According to Jason Jones of the Sacramento Bee, Cousins and agent Dan Fegan are gunning for nothing less: "Cousins is eligible for a contract extension this summer, and Fegan wants a maximum deal for his client with the threat of a trade demand looming if a deal isn't reached."
Jones also reported that Fegan has told his client not to speak to the media regarding this matter—sage advice, given his outspoken nature in past controversies.
With new ownership running the show in Sacramento, the Kings have a chance to carve out a new legacy after falling down a particularly bizarre rabbit hole while controlled by the Maloof family this past decade.
New head coach Michael Malone and new majority owner Vivek Ranadive have publicly embraced Cousins, as reported by Ailene Voisin of the Sacramento Bee.
Malone was effusive in his praise of Cousins' abilities on the court, saying, "I will go to him with open arms, because we all know, on any given night, he's the most talented big man in the NBA. You just don't get rid of those guys."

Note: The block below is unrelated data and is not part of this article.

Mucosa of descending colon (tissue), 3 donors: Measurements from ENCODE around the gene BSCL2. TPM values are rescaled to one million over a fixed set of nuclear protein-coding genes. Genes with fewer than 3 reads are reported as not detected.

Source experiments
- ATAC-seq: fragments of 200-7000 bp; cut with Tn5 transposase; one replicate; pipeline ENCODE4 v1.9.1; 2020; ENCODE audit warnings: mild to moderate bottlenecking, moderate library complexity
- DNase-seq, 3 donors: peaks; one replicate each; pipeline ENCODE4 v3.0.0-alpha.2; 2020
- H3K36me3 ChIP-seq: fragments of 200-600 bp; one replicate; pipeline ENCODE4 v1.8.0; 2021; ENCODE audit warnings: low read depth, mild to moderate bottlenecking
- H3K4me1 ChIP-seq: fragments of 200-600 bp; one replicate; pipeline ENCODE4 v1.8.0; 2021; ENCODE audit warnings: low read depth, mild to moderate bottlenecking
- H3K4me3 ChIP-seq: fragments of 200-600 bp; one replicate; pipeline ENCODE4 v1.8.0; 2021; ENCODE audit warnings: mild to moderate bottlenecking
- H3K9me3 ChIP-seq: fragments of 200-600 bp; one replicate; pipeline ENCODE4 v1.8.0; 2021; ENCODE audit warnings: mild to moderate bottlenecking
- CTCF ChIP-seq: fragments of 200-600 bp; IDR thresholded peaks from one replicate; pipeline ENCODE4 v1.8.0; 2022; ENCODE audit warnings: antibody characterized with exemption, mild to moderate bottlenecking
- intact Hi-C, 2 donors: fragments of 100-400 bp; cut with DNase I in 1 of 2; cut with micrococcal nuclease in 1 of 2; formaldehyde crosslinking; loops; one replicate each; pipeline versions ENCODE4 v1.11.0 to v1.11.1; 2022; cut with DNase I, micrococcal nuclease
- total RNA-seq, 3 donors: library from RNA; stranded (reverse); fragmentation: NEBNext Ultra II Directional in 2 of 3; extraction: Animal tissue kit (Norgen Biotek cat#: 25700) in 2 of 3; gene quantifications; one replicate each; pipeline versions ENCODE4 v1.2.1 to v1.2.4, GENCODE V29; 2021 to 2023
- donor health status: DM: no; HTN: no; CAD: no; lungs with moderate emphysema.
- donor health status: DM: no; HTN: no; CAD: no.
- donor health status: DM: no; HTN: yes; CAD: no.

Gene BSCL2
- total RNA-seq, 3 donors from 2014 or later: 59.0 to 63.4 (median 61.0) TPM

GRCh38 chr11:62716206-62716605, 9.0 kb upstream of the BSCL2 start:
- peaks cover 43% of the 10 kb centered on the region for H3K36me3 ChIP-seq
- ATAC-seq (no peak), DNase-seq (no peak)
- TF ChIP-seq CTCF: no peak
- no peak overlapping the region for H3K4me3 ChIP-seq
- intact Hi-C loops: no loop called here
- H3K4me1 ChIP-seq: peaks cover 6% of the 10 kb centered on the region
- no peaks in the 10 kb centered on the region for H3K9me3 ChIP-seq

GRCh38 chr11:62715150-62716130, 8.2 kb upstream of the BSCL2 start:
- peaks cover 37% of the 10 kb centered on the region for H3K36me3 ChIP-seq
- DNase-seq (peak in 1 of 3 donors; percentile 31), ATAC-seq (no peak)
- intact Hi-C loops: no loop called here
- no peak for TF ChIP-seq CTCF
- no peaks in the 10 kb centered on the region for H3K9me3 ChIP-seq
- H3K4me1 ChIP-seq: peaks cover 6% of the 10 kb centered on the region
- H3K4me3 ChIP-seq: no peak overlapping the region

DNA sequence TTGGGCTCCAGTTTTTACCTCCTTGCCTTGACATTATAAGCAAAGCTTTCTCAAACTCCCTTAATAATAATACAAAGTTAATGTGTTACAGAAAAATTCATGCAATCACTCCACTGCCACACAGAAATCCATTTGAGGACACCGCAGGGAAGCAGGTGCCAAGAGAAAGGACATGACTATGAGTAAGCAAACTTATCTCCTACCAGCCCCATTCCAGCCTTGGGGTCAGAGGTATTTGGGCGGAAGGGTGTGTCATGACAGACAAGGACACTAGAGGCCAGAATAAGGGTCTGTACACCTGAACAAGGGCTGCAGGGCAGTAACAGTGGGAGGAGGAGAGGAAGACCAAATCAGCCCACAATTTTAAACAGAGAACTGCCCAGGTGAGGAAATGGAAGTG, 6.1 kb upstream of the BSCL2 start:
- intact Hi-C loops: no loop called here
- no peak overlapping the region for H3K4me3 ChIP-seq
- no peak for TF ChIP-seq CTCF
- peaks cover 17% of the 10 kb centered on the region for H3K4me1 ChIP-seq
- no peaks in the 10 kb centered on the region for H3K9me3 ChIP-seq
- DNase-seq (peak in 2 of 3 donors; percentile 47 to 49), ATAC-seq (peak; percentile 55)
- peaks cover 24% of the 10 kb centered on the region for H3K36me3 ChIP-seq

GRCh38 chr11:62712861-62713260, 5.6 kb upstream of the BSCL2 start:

Ranadive, for his part, made a statement about Cousins' appeal as a global superstar, saying, "I'd like nothing better than a billion Indians to know who DeMarcus Cousins is."
It's time for Ranadive and the Kings to put their money where their mouths are.
In three years, the big man has averaged 16.3 points, 9.8 rebounds, 2.3 assists, 0.9 blocks and 1.3 steals per game. He's a complete player who can dominate on both sides of the court, and at the age of 22, Cousins has yet to fully reach his potential.
He is still a young man with plenty of upside, but what he's shown already in his first three years as a pro is proof enough of his worth.
The Kings need to let Cousins know how much he's wanted by offering him a max-deal extension as soon as possible. According to Hoopsworld.com, the team has plenty of room under the cap to make such a move, owning just over $42 million in guaranteed money in 2013-14.
There's no reason to risk injuring the young man's pride by balking at his agent's reported demands. Sacramento should pay Cousins what he believes he's worth, because Lord knows if the Kings don't, then another team gladly will.
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